Above: Jose dancing in Savannah, Georgia.

I am leaving Savannah in 25 days. I’ve lived here for six years. San Francisco is my next destination, and as the day draws nearer, I find myself doubting my reasons for going. I want a fresh start, more chances, more experience — but I’m leaving a man I love.

There’s something I need to say. I’ve written in the past about how little regard I have for relationships and repeatedly scoffed at the idea of dating. I’d like to take all that back, because I’ve fallen hard for someone, and my heart is breaking.

When he and I first met, we had no plans to start anything. It was casual. It was sex. Sex that led to sleepovers. Sleepovers that led to movie nights. Then we were eating together, and I was meeting his friends. At some point, I showed him my blog. The next morning, we talked about it over breakfast. “You think relationships are nothing,” he said.

He was right. At various points in this blog, I have presented those who try to date as delusional — as children believing in a fantasy. But then I found the fantasy. I met a handsome man who swept me off my feet and changed some of my thoughts. Jose was not committed to any fantastical idea of love. He was realistic and knew there would be occurrences when I’d be attracted to someone else. We’d make permissions here and there as needed and work to suit each other’s needs. And that’s what we have done.

When we met, I was president of the LGBT student group at our college. He attended a meeting one night — I think it may have been the first meeting of the year. He was standing in the back. I remember he had his sweater tied around his waist and was wearing a cutoff shirt with Marvel comic book characters on it.

After the meeting, several people were clustered around me and we were chatting about upcoming club events. I saw him behind them. He got closer and asked, “Are there any Cokes in the refrigerator?” I didn’t really understand the question — I didn’t know we had a refrigerator. Then I remembered there was a small kitchenette near the entrance. I’ve been leading these meetings for nearly three years and have never been in it.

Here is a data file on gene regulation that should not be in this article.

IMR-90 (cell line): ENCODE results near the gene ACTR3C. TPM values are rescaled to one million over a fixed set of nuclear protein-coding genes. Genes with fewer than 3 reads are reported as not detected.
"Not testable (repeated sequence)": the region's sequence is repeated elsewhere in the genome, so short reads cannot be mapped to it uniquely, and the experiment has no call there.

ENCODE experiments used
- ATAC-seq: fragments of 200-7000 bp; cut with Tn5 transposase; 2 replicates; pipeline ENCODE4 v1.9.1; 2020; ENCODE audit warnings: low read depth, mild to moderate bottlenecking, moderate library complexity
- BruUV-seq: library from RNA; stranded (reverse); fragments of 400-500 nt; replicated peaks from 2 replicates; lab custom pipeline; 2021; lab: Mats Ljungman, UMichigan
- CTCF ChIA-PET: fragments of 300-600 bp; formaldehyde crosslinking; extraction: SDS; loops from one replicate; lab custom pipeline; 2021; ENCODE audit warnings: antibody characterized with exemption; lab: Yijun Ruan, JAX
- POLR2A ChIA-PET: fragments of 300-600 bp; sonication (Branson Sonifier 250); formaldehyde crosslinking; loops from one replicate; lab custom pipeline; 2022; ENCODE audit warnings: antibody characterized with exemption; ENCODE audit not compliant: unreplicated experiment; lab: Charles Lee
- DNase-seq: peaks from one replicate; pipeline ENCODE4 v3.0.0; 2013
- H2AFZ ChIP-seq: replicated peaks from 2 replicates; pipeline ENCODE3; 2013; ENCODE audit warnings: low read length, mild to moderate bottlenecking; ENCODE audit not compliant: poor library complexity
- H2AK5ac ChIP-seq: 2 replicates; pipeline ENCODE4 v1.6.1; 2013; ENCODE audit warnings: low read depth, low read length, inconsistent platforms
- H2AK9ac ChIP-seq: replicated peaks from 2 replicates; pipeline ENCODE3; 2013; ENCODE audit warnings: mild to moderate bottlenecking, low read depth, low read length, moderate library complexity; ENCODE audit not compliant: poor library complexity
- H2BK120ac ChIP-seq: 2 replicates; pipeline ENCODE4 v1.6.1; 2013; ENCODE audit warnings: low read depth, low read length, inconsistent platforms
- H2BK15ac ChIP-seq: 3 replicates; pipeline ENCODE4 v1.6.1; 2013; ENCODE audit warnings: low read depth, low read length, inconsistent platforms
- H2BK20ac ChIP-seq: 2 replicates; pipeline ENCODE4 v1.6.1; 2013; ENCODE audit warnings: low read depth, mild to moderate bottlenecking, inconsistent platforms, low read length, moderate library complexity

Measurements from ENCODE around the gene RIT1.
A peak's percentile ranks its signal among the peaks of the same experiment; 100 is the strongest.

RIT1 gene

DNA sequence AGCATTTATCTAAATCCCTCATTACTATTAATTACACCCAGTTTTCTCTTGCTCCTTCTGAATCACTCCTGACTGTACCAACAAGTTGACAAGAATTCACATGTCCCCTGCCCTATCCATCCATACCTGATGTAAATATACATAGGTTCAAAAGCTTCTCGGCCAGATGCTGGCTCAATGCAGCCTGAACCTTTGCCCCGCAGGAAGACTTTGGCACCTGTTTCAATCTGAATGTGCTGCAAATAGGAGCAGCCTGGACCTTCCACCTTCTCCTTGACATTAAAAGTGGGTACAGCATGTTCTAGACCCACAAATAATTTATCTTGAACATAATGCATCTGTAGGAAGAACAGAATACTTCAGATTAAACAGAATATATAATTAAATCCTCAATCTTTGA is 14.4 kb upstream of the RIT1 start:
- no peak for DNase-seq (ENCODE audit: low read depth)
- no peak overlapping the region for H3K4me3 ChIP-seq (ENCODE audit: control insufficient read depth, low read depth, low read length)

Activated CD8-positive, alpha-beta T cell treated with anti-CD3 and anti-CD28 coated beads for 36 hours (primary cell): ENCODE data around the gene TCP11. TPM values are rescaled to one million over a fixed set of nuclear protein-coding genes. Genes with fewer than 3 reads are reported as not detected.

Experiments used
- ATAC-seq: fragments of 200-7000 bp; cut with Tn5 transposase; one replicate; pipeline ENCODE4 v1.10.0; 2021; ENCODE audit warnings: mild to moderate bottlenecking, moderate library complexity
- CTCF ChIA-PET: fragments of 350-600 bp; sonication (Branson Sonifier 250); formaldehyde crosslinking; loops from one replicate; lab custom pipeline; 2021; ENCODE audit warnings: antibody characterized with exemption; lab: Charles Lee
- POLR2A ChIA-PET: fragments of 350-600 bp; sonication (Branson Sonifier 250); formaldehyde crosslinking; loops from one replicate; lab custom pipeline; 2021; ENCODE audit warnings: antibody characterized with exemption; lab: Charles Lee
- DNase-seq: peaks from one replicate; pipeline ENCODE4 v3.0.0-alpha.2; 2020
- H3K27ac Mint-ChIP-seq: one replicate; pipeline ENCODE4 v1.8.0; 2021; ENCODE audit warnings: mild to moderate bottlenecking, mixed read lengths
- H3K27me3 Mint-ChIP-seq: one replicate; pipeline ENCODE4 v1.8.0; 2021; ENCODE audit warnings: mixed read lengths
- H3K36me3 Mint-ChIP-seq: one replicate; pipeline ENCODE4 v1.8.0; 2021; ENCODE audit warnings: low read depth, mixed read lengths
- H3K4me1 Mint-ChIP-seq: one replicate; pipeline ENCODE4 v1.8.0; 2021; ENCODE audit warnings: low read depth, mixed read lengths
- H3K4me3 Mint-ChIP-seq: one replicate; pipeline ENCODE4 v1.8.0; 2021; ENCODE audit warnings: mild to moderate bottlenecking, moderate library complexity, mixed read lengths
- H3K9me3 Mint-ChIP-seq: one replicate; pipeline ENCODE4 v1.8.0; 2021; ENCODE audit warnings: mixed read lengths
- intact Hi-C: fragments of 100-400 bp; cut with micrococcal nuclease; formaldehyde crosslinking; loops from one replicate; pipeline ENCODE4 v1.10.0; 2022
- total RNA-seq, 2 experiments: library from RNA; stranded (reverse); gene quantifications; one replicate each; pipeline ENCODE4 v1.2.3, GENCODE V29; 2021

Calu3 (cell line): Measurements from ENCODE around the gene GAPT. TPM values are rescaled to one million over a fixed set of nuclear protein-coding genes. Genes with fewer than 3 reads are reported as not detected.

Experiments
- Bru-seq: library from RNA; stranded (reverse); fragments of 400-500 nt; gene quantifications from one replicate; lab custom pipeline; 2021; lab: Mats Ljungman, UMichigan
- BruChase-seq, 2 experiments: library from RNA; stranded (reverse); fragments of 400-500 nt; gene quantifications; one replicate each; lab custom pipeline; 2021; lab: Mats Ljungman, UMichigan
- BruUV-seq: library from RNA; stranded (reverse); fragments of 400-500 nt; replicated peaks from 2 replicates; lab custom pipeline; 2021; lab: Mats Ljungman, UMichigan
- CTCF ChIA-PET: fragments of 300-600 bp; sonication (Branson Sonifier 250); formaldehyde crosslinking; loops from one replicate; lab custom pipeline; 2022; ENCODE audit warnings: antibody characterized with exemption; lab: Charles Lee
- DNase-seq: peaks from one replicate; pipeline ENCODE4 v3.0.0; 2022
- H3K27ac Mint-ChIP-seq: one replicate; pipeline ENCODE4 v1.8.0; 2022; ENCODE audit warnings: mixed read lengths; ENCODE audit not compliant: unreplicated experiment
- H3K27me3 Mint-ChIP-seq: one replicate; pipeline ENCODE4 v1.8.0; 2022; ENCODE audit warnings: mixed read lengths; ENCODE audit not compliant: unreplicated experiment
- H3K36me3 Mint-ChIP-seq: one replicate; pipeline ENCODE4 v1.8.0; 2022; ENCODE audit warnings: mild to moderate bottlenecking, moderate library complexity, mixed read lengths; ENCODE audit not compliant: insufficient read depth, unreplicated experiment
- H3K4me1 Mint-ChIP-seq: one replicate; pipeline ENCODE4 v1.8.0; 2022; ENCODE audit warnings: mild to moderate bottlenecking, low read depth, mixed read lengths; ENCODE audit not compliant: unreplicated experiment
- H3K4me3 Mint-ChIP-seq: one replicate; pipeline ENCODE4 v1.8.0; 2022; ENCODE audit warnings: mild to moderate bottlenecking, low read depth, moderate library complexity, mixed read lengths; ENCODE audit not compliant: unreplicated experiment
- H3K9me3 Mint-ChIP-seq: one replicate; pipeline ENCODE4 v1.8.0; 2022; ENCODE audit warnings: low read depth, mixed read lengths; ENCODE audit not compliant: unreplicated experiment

“You can look. If there are any, take them.” He nodded and walked away.

The next day, I checked my Grindr messages and saw that he had messaged me. We realized we both lived in the same dorm — he was a few floors below me. I walked down to his door. We started making out in his dorm room, and then our clothes were off, and then I saw he had a great dick.

“Sorry about my belly, I’m working on it,” I said.

“What! No! I love bellies,” he said and kissed my gut. And that’s when I knew this was something.

The hookup led to dinner. A few days later, we went on a first date. Then another date. Then sleepovers. Then afternoons together not doing anything, cuddling, watching movies. When we started doing homework together, we knew that we were a thing. We understood it without much discussion or preamble. Yes, it would be hard — I was graduating soon, he has just transferred in and had over two years left — but we’d ride it as long as we could.

He understood my views on sex. He knew I wanted total freedom, and while he wasn’t completely OK with that, he was willing to make some allowances. We’d play with guys we were both attracted to. Yes, we’ve had differences, but somehow we’ve made this work. I have never written about us. Now that I am, I could talk about all the adorable stuff, at the parts of our relationship that no one wants to hear — how I love watching him brush his teeth, how he loves my butt, and all the inside jokes we have — but all that stuff would bore anyone to tears, and it’s too painful now, because it’s ending. All of it. San Francisco became a thing in my life around Christmas. I told him as soon as the opportunity presented itself, and that I was thinking about taking it.

I actually remember the moment I told him. He didn’t speak for several minutes. He looked away. He knew it and I knew it. We would break up.

In these last few weeks, I’ve been watching him in the shower. He’ll be happy one moment after some joke has just passed between us, and then he’ll stop. He will turn his face down and that million-dollar smile will disappear, and I know what he’s thinking. San Francisco. His heart is breaking too.

He understands me, understands why I’m going, and why I have to. This is what you do in your twenties when you’re recently graduated. You take opportunities that come. You move. You chase the dream. He would do the same.

I don’t want to regret this, and I’m afraid that I will. I’m afraid that I’ll be in some other city someday a little older, remembering how he looked in my bed the other night, how his eyes looked in the dark, glassy and broken. I held him close and felt him breathing and could do nothing. I felt cruel and had nothing to say in my defense.

That day at the end of that meeting feels warm and bright now, and I return to it all the time. I see him coming up to me with that bizarre question — “Are there any Cokes in the refrigerator?” I go back to him again and again through the crowd, reaching through the throng of people, trying to tell him I’m sorry, reaching for his shirt, unable to find him.

I’m sorry. I love you, Jose.


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